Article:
Dirt Eatersby Dennis Foon, Gareth Williams (Illustrator)
When Roan’s parents and the people of Longlight perish in a raid, Roan is filled with rage. Torn between his desire for revenge and the legacy of peace he has inherited, he is taken in by a sect of warriors. Here he learns he has exceptional talent as a fighter. But Roan is haunted by visions he can’t understand. When he commits his first act of
When Roan’s parents and the people of Longlight perish in a raid, Roan is filled with rage. Torn between his desire for revenge and the legacy of peace he has inherited, he is taken in by a sect of warriors. Here he learns he has exceptional talent as a fighter. But Roan is haunted by visions he can’t understand. When he commits his first act of violence, he flees in disgust into the most wasted lands of all, the Devastation. It is only when Roan meets the strange girl Alandra that he begins to understand his life’s purpose and why the village of Longlight was destroyed. Dennis Foon has created an immensely powerful and disturbing look at a wasted world. Through the character of Roan, hope and the promise of renewed life seem possible.
Patrick Darby, Teen Reviewer
Amie Rose Rotruck
Read an Excerpt
In the shrouded valley, the people of LongLight evaded destruction. For seventy-five years they quietly thrived, isolated from the world, nurturing a small flame of hope. It took less than one hour for them to annihilated.
-- the book of LongLight
A snow cricket leaps between two smoldering buildings onto a collapsed stone wall. It sits for a moment, antennae probing, then jumps to a footprint in the snow. It vaults again and again, from footprint to footprint, moving past snow-covered boulders, until it stops at a thick patch of blue bramble and settles beneath the thorns, on a mound of snow speckled red.
The white cricket sings one sweet, resonant note. The mound shudders and, within it, a pair of eyes snaps open. The eyes belong to Roan.
Roan listens, afraid to move. In the distance, the sullen cawing of crows. Stiff, cold, he considers sitting up. But then -- crash! He stops breathing, terrified of being seen.
His father's anguished face.
-- Quick, quick, Roan, move, move, move!
Hands pulling him up, throwing clothes on him. His sister, Stowe, clutching her straw doll, shaking. His mother kissing him, hugging him, then pushing Roan and Stowe through the open window.
-- Go! Hide in the blue brush! Run! Run!
There's another crash, this one landing at Roan's feet. It's only melting snow falling from the bramble. Hearing no human sounds, he rises. Slowly. Staying invisible inside the mass of thorns. Roan's head pounds. He feels his temple. There's a crust on his hair. He scratches off a piece and groans as he examines it. Scab-matted blood.
Smoke rises from the other side of the hill. The village they called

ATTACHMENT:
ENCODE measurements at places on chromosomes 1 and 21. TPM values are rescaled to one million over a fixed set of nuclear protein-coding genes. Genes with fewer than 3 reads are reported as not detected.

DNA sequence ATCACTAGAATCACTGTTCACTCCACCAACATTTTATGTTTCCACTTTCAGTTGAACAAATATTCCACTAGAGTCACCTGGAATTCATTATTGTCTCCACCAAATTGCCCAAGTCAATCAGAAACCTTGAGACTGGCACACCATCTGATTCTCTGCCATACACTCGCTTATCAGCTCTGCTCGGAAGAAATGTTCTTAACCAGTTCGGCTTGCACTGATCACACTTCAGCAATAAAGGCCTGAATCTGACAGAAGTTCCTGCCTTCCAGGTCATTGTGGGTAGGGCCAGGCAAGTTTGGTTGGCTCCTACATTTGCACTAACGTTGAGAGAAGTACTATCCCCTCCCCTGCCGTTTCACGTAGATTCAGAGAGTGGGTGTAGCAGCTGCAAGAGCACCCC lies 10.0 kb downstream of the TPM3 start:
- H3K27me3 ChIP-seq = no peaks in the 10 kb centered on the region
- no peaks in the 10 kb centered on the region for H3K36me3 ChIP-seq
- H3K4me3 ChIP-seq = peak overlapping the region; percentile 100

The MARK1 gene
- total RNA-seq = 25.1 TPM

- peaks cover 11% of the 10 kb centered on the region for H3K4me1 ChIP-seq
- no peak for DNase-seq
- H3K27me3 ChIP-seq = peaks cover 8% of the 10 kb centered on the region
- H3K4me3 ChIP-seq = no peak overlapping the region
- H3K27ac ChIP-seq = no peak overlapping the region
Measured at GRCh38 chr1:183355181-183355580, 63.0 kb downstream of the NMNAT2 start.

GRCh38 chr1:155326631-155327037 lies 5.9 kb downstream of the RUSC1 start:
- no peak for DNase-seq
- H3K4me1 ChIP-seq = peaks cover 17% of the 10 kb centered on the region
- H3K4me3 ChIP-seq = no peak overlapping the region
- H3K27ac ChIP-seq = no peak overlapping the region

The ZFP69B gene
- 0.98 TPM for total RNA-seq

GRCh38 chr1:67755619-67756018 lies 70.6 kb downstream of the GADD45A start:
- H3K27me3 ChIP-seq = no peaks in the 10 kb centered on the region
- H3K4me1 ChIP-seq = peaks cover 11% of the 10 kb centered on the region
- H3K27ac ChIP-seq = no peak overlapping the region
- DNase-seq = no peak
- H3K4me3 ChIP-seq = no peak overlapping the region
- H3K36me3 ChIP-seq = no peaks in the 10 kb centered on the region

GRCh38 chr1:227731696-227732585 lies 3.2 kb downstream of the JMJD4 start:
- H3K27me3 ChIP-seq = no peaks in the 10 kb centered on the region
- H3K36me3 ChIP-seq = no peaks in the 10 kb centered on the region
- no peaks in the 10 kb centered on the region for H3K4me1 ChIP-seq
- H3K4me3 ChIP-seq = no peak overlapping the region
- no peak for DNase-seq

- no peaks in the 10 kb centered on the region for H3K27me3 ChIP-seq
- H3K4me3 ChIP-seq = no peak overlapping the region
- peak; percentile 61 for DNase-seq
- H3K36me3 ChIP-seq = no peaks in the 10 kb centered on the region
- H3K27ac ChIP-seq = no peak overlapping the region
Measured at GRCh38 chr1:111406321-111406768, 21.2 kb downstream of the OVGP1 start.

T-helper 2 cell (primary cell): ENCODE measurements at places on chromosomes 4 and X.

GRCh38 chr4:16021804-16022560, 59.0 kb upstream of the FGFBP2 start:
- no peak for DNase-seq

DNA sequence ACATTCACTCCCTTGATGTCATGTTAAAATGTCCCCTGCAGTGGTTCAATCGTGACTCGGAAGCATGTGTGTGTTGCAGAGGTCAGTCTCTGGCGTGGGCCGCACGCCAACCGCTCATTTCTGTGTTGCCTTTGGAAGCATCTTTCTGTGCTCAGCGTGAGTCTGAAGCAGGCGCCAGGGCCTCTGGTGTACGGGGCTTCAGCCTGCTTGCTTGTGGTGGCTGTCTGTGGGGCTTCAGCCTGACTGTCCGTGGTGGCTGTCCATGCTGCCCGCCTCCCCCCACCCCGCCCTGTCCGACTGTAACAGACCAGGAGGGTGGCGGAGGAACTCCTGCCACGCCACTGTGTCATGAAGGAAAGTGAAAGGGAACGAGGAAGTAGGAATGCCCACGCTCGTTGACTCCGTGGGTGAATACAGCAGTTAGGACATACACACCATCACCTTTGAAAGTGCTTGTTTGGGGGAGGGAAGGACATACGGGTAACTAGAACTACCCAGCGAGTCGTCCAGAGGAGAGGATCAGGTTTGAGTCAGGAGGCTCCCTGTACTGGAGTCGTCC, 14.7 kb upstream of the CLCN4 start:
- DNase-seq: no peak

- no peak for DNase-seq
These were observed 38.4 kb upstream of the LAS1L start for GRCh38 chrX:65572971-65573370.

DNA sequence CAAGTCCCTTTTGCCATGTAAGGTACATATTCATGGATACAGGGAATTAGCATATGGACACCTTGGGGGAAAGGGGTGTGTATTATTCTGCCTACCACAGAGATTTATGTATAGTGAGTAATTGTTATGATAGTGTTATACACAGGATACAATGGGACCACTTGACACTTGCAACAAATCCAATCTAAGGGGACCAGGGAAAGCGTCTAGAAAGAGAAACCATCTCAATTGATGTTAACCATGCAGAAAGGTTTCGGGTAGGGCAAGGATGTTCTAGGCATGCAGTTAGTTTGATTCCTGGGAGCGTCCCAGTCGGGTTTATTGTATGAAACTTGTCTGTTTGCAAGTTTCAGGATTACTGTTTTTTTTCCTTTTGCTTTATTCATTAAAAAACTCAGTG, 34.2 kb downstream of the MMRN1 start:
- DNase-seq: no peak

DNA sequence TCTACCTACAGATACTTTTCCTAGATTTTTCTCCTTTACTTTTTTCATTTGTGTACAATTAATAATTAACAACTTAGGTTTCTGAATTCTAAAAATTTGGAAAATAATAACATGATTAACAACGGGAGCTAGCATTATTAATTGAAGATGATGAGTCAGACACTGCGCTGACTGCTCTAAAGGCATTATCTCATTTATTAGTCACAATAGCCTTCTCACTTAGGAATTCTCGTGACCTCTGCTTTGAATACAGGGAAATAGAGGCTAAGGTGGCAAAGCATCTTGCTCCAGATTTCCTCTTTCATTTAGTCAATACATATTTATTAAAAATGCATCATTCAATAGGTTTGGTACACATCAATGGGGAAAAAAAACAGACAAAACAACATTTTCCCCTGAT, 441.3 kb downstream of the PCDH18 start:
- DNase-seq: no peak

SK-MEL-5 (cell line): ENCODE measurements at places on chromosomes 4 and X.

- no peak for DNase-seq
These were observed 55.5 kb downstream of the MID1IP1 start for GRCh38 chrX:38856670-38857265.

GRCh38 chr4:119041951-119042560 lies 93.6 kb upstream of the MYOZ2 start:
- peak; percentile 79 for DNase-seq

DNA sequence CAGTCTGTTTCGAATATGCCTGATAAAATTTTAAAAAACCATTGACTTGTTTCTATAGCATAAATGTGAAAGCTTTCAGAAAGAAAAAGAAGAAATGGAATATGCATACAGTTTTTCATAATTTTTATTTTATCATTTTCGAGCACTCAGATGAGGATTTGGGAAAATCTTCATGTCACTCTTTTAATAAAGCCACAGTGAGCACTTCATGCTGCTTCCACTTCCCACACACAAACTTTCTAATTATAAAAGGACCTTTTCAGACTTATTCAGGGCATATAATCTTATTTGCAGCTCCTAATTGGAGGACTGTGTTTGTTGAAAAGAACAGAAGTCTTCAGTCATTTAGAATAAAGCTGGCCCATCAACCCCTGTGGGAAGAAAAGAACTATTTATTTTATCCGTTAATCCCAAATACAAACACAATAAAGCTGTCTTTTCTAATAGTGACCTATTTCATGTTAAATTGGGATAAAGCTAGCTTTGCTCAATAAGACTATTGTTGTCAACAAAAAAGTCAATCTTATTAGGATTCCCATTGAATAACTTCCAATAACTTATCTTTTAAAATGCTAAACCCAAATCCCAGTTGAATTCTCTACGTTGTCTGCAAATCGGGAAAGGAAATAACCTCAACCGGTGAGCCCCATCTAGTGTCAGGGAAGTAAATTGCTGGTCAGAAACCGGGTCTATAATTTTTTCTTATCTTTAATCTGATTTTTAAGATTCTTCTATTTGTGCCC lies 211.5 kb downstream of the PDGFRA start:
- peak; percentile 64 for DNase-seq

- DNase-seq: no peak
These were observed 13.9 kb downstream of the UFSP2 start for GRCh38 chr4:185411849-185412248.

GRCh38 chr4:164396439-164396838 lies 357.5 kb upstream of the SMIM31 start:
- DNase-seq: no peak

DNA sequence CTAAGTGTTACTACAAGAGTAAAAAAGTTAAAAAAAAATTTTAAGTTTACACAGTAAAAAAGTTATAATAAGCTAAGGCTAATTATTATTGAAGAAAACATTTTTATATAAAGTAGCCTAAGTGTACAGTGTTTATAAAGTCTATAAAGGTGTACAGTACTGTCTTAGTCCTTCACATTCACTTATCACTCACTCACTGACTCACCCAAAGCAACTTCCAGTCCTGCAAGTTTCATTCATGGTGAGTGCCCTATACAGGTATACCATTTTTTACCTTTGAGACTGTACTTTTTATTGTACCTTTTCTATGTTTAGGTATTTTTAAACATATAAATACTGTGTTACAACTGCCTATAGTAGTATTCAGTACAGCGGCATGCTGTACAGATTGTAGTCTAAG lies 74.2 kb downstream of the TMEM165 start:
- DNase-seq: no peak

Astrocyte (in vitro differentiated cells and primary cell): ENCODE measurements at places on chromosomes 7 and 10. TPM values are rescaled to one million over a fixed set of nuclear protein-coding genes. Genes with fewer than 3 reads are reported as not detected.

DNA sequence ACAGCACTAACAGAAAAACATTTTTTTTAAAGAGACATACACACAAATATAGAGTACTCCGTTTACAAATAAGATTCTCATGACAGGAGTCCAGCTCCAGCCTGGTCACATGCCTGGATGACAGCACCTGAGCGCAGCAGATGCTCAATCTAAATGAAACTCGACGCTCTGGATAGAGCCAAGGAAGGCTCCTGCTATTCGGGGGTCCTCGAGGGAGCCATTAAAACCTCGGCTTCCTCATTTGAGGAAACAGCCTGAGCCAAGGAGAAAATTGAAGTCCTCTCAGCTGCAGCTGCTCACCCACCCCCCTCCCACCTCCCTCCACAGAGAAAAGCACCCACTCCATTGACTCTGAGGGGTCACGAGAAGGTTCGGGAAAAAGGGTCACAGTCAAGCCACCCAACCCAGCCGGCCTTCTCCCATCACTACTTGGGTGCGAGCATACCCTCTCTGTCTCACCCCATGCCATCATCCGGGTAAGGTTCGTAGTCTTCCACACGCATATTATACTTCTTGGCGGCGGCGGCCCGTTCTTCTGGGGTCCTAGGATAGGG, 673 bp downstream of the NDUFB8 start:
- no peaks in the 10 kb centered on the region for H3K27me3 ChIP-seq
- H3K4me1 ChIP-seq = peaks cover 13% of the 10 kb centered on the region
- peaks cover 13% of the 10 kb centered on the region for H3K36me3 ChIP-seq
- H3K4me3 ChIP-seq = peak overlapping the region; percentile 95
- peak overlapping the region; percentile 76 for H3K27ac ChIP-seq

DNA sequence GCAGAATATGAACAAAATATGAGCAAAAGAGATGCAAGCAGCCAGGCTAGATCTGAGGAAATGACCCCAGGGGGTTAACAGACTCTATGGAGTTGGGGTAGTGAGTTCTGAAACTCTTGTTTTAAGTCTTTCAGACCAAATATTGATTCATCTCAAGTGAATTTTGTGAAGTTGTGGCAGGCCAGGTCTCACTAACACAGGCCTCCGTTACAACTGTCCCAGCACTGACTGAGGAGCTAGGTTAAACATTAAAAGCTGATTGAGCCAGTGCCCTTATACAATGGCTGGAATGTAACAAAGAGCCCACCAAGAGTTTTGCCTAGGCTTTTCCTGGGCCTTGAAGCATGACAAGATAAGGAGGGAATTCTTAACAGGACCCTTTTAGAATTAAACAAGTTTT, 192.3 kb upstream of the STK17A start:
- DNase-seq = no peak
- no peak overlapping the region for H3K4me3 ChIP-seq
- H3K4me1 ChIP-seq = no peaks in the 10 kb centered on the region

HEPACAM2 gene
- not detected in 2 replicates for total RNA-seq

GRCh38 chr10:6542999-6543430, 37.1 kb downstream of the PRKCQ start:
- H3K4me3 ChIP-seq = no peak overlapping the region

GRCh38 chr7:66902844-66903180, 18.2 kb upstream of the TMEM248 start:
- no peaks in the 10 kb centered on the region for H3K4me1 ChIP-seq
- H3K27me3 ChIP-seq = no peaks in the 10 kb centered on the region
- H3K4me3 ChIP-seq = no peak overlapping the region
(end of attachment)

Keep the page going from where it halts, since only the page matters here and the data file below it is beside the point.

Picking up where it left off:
Longlight is silent. No voices, no screams. Desperate to see, terrified of what he'll find, Roan breathes deeply to slow his pounding heart. Then, painstakingly untangling himself from the bramble, he crawls over the snow-spotted hill. His eyes catch something. He moves quietly through the brown whip-grass, staying low. A bit of purple cloth -- Stowe's doll, wrapped in its vivid shawl, the one she dyed herself. It's been ground by a horse's hoof into the half-frozen mud. Hands trembling, he lifts the precious object.
Shouts. Explosions. Crazed, skull-masked invaders on horseback, waving torches, slashing, burning. An eerie, rumbling sound pulsates from the villag4 like hundreds of voices humming in unison.
Scrambling, sliding on the icy whip -- grass, Roan and Stowe race, closer every step to the blue bramble to safety. A piercing scream. Stowe's fingernails rip Roan's palm as a hideous red skull leans down, lifts her. The masked rider kicks off Roan's bleeding hand. Stowe is reaching, reaching for Roan, but high in the air above her the rider's bone club swoops down.
Shivering, head throbbing, Roan gently places the ruined doll in his pocket. He inches close enough to see the smashed walls of Longlight. Beyond them, smoke rises from the shells of crumbled wood and clay houses. No sign of riders. No human sounds at all. Trembling, he edges closer, then rushes toward the broken gate and dives for cover. He is lifting his head for another look when a black shape whirls past him. He ducks, terror-struck, waiting for the death blow. It doesn't come. He waits, then peeks again. The ground past the gate is a mass of foraging crows, shattered pots, burned woven baskets.
How did they find us?
An acrid smell flares in Roan's nostrils. From the Community House. Burning plastic: the solar energy panels.
Years spent scavenging the parts to make one unit. Gone.
House after house, all smoldering, all empty. Drag marks scar the gravel walkways. Past the Worship Place, across the Forum, to the Fire Hole. Roan hesitates, dreading his next few steps. Every year his father spoke where Roan stood now.